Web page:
The Department of Energy and Climate Change’s latest announcement doesn’t mean the end of solar schemes in social housing
See the light
Sadly, the Department of Energy and Climate Change’s solar subsidy announcement failed to bring the certainty social housing craved.
While most of the news (such as the degressive tariff) was to be expected, the decision to hold an eight-week consultation on the rates for multiple installations was a disappointment.
It means the findings will not be returned until April, therefore reducing the 16.8p window of opportunity from five months to just three before the first rate cut comes into operation in July.
By their very scale, social landlords’ photovoltaic panel programmes have a great impact on local communities. They make a big dent in unemployment and help fuel poor tenants en masse.
DECC should have taken this opportunity to encourage landlords to kick-start their schemes. Exempting them from the additional 20 per cent rate cut would have been a good start.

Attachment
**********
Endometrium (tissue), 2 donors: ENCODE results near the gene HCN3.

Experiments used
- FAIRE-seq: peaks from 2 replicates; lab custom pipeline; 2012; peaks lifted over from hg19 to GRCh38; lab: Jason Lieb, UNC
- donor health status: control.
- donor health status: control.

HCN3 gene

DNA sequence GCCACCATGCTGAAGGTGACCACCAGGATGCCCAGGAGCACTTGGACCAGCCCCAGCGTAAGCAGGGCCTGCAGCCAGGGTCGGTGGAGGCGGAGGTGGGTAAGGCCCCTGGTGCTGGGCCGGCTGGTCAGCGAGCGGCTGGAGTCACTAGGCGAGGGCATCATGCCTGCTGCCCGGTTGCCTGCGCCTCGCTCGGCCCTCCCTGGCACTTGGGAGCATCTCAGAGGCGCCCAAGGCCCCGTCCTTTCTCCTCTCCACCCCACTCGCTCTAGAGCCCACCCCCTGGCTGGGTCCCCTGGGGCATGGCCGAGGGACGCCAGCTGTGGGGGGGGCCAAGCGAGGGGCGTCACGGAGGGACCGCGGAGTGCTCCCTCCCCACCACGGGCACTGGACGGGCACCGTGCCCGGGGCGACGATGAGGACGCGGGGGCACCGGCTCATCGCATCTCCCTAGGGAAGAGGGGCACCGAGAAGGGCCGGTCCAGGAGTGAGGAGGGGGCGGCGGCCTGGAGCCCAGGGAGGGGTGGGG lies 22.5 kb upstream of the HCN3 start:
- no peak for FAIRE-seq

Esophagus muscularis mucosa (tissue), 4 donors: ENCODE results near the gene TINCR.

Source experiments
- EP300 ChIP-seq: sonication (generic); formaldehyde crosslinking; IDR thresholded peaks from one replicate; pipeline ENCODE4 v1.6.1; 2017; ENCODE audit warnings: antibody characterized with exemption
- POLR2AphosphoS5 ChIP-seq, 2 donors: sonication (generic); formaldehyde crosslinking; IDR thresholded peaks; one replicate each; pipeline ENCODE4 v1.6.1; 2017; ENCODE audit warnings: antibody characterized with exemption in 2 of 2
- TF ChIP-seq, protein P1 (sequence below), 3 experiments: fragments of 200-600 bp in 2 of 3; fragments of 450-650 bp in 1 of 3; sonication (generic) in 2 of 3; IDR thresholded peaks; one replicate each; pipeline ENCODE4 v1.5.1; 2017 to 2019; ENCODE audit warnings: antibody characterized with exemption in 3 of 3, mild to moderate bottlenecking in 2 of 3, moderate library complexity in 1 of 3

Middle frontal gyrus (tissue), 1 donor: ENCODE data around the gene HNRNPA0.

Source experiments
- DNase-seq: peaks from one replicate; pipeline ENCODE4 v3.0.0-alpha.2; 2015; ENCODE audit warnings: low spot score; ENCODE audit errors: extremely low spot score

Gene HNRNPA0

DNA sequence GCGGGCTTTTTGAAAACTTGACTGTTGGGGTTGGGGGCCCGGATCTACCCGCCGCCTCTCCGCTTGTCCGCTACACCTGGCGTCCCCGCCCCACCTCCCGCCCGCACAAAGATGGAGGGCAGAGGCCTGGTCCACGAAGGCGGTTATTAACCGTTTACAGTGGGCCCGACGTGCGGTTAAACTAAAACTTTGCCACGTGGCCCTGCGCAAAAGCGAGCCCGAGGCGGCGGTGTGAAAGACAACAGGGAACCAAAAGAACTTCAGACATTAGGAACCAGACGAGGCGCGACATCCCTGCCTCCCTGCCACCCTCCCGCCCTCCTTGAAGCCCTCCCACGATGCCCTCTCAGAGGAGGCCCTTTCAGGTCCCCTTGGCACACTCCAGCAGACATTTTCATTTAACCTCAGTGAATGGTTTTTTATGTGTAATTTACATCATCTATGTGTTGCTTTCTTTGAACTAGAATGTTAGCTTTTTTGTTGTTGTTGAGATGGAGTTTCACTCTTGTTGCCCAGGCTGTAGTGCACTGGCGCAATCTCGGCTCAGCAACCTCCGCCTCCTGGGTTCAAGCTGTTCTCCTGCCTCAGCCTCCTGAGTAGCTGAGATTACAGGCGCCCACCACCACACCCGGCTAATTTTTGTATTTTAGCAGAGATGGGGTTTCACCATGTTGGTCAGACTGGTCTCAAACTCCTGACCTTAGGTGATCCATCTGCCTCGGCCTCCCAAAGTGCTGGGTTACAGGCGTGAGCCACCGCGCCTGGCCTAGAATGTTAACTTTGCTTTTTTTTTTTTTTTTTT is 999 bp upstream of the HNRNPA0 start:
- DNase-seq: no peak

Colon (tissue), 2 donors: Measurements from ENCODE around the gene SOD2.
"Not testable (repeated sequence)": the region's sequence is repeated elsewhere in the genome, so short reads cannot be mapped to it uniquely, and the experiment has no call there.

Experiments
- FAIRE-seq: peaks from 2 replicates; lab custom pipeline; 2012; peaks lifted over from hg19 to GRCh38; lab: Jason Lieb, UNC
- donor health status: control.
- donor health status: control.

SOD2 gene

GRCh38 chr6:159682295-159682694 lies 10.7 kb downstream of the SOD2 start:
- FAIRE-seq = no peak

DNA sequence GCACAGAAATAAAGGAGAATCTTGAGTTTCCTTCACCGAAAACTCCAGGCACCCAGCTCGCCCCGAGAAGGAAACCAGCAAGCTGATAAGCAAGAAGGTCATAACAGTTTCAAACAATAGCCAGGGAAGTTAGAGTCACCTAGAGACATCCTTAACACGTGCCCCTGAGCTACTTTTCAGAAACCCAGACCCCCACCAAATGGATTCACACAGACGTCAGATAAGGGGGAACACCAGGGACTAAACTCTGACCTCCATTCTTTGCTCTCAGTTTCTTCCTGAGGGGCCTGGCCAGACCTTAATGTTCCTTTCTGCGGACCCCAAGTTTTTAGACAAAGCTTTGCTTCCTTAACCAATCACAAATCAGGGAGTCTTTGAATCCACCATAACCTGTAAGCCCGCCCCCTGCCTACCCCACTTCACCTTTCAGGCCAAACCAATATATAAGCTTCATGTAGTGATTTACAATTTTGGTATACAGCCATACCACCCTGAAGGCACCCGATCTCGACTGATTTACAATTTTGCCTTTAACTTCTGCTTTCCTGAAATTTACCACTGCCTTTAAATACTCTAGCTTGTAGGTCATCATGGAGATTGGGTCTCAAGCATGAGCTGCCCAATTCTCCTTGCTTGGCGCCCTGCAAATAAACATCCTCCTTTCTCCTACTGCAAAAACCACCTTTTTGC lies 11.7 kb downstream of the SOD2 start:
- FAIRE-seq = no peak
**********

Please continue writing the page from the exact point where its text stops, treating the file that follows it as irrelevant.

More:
Those approaching PV schemes from a ‘social’ perspective like one of our client’s, St Vincent’s Housing Association, can press on with their efforts to tackle fuel poverty, create local jobs and reduce CO2.
However, the tariff cuts from July all but spell the end of self-financing schemes in the medium term as few landlords will risk their own capital for returns that get progressively lower.
For those still considering funding their own projects, the need to act quickly has never been greater because 21p/kWh is the best the rate will ever be.
But this is far from the death knell of social housing’s solar schemes. Investor models like ours are still viable and now is the time to look at PV in a different light; social gain before commercial.
Martin Davidson is a director at Strategic Energy